John Locke, 1690
Property rights matter very much. In fact, they are so important that some people invent lies to undermine how important they are; the saying “money is the root of all evil” springs to mind. Actually, people are the root of all evil. Money just sits in bags, and no one ever said a bag was evil. No, it’s people. But then, people are also the root of all good. So actually the whole saying is goofy and unfounded. The most that could be said is that sometimes people are evil, and money is involved. Generally, the term gets said by someone who wants the money which belongs to someone else. An evil uncle wants the money that belongs to his nieces and nephews, like in the kids’ story Lemony Snickett. Well, it’s the uncle that’s evil, not the kids, and certainly not their money.
“It is not the fault of the mirror if it reflects our blemishes as clearly as our beauty.”
“The Ascent of Money; a Financial History of the World”, Niall Ferguson, 363
In Communist revolutions, it is generally the case that the State expropriates all property in the name “of the People”. (They also shoot the people with brains, and as a lawyer I would be one of the first one’s up against the wall, but that’s a different issue.) Theoretically, no one owns the property at that point, (or everyone does, which is the same), and therefore, being a meaningless concept, there is no property at all. If you don’t own what you make, as Locke suggested, then the fellow who plucks the apple or clears the meadow for crops actually does so for everyone. That’s why the Communists preach “from each according to his means to each according to his needs”. They mean, the guy that knows how to clear the meadow has to do it for all those other poor blokes who don’t know how, or are too lazy to do it for themselves. That’s why it doesn’t take very long for everyone to stop doing things: what’s the point if it’s just going to be stolen from you and distributed to others anyway?
“Let not him who is houseless pull down the house of another, but let him work diligently and build one for himself, thus by example assuring that his own shall be safe from violence when built.”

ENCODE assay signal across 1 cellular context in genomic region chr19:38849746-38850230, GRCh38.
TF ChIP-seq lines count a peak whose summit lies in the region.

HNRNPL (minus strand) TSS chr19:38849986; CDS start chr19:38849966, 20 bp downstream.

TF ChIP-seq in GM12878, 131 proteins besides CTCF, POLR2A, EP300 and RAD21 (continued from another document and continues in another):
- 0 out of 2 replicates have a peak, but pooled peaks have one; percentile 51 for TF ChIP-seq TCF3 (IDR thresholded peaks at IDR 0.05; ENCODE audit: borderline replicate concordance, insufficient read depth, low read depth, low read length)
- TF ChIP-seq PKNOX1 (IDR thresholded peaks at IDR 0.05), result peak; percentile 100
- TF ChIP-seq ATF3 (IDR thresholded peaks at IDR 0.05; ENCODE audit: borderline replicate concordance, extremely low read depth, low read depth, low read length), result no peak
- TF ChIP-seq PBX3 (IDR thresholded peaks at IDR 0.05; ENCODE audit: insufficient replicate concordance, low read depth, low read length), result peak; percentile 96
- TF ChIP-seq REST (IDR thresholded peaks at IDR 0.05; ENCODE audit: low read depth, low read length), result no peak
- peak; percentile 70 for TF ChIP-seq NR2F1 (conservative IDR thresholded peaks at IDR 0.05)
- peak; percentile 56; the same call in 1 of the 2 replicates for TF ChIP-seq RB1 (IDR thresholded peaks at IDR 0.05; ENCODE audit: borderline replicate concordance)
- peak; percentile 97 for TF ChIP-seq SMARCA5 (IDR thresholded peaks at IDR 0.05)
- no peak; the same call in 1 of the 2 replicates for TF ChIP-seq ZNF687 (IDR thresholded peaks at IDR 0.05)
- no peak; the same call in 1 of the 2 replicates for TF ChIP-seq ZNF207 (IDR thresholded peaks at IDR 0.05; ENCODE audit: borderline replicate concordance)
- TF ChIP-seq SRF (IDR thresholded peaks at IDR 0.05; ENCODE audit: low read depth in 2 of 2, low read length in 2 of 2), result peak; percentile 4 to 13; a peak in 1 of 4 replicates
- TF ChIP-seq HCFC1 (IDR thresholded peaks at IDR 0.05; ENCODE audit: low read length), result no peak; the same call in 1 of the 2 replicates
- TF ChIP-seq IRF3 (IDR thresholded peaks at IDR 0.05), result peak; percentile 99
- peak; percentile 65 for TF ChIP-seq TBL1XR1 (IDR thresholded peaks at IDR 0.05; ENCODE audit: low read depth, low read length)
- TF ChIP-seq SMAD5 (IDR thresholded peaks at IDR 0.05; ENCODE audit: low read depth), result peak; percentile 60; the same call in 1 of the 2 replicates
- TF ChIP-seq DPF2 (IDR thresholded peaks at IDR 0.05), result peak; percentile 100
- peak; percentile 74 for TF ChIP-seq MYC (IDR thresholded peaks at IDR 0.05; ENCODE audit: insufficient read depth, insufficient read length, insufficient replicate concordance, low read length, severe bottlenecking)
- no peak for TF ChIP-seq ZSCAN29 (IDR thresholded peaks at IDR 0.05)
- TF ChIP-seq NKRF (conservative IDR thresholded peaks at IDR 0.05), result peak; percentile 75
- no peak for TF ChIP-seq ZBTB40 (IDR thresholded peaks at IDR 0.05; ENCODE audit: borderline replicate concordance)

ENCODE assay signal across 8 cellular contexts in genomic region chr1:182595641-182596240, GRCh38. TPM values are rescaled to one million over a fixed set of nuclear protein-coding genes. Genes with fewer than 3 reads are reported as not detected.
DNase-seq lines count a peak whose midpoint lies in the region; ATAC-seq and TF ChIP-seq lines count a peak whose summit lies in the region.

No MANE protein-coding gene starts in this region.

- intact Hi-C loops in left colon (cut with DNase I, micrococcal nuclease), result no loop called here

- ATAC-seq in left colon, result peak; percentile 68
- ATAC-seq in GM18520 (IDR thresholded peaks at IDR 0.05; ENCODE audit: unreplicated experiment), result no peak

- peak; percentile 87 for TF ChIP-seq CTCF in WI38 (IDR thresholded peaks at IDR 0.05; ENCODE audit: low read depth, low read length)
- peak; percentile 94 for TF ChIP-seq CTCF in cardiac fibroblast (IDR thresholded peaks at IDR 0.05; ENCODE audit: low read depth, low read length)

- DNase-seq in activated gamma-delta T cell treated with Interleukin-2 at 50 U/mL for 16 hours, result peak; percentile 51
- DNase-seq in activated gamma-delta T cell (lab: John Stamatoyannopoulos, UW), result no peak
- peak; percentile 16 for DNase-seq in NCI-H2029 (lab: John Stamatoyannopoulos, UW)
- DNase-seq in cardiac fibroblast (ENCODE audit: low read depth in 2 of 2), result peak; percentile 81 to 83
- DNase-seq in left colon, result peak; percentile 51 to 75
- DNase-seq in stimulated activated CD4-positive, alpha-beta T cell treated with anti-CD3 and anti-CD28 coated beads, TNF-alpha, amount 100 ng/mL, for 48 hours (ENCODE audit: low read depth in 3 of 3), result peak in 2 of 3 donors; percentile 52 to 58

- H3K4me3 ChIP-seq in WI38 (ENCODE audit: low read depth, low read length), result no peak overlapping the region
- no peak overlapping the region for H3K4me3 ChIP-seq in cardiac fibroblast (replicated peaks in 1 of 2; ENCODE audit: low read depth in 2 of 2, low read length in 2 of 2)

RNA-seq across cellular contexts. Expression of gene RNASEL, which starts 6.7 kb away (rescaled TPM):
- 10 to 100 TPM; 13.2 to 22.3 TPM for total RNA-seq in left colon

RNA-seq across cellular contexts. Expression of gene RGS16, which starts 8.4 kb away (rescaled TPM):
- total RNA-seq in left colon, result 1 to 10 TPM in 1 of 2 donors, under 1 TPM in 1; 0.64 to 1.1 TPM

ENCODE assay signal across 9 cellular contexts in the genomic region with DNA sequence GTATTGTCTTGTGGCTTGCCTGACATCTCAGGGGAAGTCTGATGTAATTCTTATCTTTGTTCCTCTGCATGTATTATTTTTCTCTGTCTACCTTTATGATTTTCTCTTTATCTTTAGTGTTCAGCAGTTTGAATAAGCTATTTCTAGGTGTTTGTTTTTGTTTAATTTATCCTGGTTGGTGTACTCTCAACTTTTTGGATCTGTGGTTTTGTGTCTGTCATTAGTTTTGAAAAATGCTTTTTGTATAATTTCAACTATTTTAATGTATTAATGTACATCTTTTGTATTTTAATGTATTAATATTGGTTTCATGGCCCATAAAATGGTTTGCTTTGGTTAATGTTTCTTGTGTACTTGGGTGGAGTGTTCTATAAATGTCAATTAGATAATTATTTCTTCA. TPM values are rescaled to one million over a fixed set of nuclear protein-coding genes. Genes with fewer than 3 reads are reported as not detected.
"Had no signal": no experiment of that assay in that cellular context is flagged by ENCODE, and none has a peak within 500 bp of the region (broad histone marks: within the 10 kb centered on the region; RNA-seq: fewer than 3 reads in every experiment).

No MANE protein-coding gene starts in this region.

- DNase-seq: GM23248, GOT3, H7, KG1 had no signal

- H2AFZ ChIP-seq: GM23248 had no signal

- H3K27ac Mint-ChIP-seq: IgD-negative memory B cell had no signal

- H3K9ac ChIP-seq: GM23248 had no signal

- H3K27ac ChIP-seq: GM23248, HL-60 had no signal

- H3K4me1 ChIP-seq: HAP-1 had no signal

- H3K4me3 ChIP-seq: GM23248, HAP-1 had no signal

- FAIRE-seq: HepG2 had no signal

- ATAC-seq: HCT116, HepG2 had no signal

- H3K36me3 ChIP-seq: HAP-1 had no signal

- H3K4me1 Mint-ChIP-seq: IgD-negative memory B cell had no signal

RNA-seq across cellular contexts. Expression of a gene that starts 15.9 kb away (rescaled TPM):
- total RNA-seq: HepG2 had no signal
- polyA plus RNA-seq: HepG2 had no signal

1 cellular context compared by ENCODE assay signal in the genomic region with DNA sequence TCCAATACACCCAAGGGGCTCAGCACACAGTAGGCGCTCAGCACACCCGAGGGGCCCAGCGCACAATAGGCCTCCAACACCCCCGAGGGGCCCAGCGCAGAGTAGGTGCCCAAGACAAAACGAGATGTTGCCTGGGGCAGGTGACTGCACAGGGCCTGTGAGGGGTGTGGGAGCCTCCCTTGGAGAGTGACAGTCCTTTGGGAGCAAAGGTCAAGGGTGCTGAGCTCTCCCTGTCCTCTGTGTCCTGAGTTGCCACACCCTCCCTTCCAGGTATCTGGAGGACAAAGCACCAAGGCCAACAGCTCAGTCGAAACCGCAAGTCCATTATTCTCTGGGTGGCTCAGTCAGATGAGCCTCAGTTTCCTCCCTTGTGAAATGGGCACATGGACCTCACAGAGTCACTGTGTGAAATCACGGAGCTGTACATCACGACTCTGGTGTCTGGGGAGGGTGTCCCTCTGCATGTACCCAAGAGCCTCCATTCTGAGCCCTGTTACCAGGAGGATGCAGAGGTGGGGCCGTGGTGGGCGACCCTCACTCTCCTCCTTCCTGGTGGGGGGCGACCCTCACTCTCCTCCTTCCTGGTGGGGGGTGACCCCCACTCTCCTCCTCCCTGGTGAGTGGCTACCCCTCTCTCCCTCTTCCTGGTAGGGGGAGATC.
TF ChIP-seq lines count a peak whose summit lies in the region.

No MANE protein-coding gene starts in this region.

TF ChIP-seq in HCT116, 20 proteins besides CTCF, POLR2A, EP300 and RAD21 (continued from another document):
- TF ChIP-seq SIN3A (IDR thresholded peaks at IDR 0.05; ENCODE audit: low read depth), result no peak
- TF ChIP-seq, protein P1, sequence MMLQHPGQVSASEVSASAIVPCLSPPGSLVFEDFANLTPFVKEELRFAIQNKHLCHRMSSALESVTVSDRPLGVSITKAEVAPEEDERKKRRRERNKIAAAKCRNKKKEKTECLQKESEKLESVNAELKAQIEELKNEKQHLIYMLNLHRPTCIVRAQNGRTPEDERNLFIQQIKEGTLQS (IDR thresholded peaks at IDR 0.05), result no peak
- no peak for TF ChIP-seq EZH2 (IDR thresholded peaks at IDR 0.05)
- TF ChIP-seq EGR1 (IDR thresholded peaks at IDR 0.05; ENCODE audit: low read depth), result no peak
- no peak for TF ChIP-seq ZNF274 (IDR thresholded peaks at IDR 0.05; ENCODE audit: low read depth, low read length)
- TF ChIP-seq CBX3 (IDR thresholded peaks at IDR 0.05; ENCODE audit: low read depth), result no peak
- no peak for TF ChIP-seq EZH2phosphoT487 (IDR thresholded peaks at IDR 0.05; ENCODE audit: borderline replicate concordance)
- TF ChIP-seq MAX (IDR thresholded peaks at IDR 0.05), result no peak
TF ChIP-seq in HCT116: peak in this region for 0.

In Capitalism, people make, and people keep, according to their own limits and ambitions. Because a person can keep the fruit of his labour, there is only the self-motivated incentive to keep working.
“That some should be rich, shows that others may become rich, and, hence, is just encouragement to industry and enterprise.”
Be clear about one thing: everyone is a Capitalist. You don’t have to be “rich” to be one. You simply need to respect your work as yours, and the work of others as theirs. Let’s discuss Unions for a moment. Unions (being somewhat Marxist) tend to confuse this issue; Karl Marx taught them that the Capitalists are those who “control the means of production”, meaning the machinery of industry (because they required the investment of “Kapital” to create them – hence, “Capitalists”). But that’s not true, Marx had too limited an understanding of value. The muscles in a man’s arms are the means of production, if he is a labourer. The brain in an engineer’s or a doctor’s head is the means of production for them. Almost every person is capable of trading their skills, or talents, to others to earn a living – everyone has some kind of means of production. The living they earn will relate to the rarity of and demand for their skills or talents, but they remain Capitalists as long as they respect one another’s property rights.
This is what “property” rights mean: the owner gets to decide what to do with the property.
That’s why the government of Canada left property rights out of our Constitution, and why Capitalists would put it in.